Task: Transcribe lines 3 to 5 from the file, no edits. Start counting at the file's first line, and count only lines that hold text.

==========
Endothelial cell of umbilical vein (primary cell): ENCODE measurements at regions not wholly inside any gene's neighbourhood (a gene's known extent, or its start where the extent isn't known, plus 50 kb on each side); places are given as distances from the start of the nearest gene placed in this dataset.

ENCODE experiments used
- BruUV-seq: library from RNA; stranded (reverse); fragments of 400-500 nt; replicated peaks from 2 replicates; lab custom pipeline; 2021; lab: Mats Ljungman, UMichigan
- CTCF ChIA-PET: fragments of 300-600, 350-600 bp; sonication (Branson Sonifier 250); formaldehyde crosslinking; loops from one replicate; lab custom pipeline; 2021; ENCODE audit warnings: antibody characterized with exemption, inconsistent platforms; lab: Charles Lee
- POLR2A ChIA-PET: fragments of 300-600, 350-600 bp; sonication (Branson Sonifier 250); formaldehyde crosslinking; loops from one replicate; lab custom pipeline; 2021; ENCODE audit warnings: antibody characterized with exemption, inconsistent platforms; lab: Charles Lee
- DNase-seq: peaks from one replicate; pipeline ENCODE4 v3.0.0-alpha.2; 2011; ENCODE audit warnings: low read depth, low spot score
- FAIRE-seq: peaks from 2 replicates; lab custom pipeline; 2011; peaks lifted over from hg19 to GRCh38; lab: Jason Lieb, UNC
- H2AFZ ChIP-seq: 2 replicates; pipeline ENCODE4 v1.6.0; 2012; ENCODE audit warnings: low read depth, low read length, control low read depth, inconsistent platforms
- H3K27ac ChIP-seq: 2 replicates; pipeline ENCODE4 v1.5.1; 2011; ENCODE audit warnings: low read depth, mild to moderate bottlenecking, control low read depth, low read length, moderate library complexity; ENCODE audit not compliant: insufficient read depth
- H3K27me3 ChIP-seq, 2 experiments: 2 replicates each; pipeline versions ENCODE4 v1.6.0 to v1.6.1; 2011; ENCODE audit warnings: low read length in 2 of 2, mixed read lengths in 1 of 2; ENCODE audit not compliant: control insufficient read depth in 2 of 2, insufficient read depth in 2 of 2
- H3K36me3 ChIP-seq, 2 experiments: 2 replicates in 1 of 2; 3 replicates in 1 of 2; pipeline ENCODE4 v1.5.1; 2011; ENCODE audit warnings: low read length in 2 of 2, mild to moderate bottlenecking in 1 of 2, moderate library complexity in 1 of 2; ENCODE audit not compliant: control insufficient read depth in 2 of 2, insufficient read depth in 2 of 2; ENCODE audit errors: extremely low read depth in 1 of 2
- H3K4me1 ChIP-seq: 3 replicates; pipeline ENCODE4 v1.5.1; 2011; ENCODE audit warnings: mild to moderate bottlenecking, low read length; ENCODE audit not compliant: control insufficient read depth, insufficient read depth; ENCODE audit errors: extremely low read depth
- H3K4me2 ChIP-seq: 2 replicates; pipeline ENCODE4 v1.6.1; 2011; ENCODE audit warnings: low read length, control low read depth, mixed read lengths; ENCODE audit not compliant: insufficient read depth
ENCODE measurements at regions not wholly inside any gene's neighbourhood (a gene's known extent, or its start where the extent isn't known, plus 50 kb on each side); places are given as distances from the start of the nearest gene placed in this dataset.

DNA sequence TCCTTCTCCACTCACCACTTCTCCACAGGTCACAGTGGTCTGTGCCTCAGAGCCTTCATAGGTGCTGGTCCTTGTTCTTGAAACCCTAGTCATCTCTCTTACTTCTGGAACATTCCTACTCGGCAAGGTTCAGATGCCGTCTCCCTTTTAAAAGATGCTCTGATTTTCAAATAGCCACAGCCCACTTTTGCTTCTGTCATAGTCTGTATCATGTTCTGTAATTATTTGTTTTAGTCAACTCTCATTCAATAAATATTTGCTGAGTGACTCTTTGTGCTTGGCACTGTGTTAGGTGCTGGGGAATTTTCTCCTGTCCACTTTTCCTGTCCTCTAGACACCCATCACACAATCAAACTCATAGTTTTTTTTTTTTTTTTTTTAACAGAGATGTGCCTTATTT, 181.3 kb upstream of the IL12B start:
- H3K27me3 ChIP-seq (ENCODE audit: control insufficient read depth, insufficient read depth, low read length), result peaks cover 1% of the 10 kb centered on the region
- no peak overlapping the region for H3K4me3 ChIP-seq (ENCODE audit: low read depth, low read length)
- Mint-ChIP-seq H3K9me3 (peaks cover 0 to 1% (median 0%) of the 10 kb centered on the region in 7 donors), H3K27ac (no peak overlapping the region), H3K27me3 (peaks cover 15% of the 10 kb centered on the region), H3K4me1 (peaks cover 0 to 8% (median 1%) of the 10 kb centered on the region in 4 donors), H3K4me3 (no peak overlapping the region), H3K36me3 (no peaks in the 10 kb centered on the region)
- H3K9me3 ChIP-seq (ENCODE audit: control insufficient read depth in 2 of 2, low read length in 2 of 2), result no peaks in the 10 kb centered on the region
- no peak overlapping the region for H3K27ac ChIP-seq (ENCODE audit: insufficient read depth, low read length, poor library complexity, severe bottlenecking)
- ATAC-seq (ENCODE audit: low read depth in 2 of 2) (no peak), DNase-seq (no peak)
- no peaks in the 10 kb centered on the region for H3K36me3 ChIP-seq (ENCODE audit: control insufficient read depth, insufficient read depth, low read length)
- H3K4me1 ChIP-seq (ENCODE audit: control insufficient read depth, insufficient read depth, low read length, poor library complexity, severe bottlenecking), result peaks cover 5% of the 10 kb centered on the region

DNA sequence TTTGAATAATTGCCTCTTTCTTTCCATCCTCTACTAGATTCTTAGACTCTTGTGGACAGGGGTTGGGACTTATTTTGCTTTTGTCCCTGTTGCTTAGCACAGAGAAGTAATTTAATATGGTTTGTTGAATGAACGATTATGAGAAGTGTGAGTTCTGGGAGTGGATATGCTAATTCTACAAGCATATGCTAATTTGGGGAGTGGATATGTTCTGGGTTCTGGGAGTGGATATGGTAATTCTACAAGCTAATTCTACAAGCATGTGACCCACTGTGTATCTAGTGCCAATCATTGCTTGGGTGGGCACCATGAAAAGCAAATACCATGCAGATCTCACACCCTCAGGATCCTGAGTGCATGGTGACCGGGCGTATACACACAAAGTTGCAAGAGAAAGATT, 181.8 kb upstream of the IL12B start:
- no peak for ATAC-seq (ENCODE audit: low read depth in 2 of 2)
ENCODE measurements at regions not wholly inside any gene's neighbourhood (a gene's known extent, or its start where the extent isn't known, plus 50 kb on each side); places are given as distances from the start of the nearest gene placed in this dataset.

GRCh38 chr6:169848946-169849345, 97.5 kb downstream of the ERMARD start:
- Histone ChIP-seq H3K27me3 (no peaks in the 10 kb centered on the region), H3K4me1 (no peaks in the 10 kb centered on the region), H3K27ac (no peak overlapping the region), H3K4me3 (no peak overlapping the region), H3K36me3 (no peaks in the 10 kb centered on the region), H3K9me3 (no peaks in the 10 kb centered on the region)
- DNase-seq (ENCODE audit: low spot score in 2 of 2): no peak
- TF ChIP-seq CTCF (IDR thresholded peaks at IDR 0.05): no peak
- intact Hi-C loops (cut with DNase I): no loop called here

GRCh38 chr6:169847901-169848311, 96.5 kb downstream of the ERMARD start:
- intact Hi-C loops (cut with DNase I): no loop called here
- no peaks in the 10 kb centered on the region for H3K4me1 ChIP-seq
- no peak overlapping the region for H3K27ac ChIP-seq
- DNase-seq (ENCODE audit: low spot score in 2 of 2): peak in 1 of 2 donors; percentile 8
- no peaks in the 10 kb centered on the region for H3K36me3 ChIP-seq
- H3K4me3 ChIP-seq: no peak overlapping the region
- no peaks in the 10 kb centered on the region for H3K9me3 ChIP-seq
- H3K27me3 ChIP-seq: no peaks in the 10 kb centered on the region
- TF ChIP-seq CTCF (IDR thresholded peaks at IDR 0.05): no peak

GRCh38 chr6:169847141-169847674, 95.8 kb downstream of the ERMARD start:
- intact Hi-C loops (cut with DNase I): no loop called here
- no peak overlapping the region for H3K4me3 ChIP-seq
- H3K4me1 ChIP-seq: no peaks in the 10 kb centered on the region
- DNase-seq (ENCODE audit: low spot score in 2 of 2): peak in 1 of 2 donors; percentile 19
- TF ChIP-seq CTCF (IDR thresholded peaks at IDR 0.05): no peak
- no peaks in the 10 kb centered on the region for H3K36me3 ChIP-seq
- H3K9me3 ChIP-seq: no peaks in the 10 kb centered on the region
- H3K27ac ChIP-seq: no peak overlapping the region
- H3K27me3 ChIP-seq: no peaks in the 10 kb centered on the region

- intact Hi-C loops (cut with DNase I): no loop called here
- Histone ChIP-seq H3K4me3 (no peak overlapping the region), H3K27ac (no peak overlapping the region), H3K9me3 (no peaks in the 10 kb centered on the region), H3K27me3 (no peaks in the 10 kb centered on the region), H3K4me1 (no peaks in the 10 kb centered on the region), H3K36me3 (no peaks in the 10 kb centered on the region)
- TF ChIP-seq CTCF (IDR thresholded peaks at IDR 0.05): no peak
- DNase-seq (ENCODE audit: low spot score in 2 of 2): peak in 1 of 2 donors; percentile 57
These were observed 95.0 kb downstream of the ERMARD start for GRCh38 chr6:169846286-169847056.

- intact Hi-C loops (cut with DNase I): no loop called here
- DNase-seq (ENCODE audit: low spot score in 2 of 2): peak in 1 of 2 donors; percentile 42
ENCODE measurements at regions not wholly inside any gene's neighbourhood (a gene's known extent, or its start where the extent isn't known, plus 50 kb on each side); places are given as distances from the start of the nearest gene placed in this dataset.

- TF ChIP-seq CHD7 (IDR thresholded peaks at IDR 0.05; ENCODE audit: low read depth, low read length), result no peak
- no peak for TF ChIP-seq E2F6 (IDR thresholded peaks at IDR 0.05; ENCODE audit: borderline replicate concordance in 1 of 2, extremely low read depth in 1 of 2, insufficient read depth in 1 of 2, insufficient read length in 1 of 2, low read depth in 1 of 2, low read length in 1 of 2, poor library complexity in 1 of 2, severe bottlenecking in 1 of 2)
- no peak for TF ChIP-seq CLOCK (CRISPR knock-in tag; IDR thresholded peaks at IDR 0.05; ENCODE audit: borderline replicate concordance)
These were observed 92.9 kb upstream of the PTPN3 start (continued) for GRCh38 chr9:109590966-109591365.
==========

- BruUV-seq: library from RNA; stranded (reverse); fragments of 400-500 nt; replicated peaks from 2 replicates; lab custom pipeline; 2021; lab: Mats Ljungman, UMichigan
- CTCF ChIA-PET: fragments of 300-600, 350-600 bp; sonication (Branson Sonifier 250); formaldehyde crosslinking; loops from one replicate; lab custom pipeline; 2021; ENCODE audit warnings: antibody characterized with exemption, inconsistent platforms; lab: Charles Lee
- POLR2A ChIA-PET: fragments of 300-600, 350-600 bp; sonication (Branson Sonifier 250); formaldehyde crosslinking; loops from one replicate; lab custom pipeline; 2021; ENCODE audit warnings: antibody characterized with exemption, inconsistent platforms; lab: Charles Lee